The menorah has been a symbol of Judaism since ancient times.

One of the oldest symbols of the Jewish faith is the menorah.

Serving Her Country on Her Knees

You might remember Rep. Jan Schakowsky's name from being caught in bed having a lesbian affair with a possible foreign intelligence operative.

As soon as this news got out, Jan changed her tune and started singing the praises of the murderous, land theft and occupation policy of Apartheid Israel.
Currently, Schakowsky is chair of the House Select Committee on Intelligence’s Subcommittee on Oversight and Investigations -- which puts her in a conflict-of-interest in investigating Turkish and related Israeli intelligence penetration of the FBI and State Department, as stated under oath by Edmonds, and the paying of bribes by Turkish government interests to current and former members of Congress.
Chair of the House Select Committee on Intelligence’s Subcommittee on Oversight and Investigations?

I'm sure Jan will 'sniff' out and 'lick' any spies and enemies of Occupied America!

Just to Show I'm Not Playing favorites



  1. Somewhat ironic considering the fires in Israel


  2. I thought the US was a christian nation?

  3. I thought the US was a christian nation?

    It was, at one time.

    Before 24/7 news channels owned by Zionists and run by Jews and the slimy shits at the ADL screaming 'anti-Semite' every time someone put America first.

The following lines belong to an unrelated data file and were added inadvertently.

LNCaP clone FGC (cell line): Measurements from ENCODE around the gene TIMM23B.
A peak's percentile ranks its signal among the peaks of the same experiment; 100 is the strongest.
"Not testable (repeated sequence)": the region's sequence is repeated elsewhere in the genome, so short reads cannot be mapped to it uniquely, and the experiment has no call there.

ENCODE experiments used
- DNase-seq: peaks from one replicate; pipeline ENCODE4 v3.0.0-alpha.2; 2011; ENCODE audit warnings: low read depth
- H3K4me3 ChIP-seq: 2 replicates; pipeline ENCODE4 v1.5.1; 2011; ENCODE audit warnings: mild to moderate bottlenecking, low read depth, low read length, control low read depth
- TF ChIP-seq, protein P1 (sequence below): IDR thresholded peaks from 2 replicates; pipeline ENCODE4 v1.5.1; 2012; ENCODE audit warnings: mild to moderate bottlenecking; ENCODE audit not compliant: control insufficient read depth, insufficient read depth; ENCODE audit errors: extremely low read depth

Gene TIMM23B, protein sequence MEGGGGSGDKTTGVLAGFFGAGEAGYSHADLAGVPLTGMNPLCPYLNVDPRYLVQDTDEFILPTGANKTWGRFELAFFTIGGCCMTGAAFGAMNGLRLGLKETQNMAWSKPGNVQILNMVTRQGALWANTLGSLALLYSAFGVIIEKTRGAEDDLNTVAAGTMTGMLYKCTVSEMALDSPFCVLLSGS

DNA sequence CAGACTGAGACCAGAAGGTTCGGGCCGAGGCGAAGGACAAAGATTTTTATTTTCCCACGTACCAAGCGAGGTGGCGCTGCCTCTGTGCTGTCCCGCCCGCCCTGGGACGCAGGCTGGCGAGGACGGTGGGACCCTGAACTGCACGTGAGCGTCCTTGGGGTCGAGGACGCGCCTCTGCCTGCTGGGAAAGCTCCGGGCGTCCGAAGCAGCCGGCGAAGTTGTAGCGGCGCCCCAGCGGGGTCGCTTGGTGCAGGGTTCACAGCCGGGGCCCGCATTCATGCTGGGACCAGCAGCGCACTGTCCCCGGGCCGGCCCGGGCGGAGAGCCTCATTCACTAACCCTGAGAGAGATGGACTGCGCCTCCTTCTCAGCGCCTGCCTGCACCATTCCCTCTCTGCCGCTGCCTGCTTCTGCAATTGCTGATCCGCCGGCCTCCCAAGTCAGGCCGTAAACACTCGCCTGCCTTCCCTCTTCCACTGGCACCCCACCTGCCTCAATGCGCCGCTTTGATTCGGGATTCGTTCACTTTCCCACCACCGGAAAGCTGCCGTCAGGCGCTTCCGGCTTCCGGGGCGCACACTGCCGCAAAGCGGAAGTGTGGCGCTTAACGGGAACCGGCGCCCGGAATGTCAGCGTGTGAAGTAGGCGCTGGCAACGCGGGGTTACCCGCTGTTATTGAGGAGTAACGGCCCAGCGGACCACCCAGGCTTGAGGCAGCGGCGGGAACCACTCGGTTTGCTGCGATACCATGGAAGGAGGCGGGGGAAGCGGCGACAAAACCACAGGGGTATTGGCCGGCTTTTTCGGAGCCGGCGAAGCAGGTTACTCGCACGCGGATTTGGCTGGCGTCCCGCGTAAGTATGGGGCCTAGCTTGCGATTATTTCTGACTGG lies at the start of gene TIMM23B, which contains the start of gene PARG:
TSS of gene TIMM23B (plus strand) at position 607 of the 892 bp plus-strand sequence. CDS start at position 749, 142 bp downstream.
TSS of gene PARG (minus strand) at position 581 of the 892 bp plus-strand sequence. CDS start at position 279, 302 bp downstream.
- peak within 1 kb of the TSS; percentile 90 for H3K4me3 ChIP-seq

Guess I should add that I'm not a Christian, even though I'm a 'recovering' Catholic.

    Don't care for organized religion, think its caused way more harm than good, but I truly believe that one should always strive to improve one's spirituality, each and every day.

    Does that make me a heathen?

  4. Hey GB,...You think you've got it bad with a lesbian senator, hell; our 'PM' Coup d'elect is not only an atheist lesbian and a former card holding member of the communist party it's also an alleged participant in satanic ritual according to independant witness affadavit!!!

    You think you're fucked!



  5. We've already had a lesbian governor. Dixie Lee Ray, aka Dixie Death Ray. She made sure we got stuck with overpriced nuclear power. Before that, we had cheap hydro and some of the lowest electric costs in the country. Not anymore.

    Hillary is another - these are the only "females" that get elected. We will soon have one for president.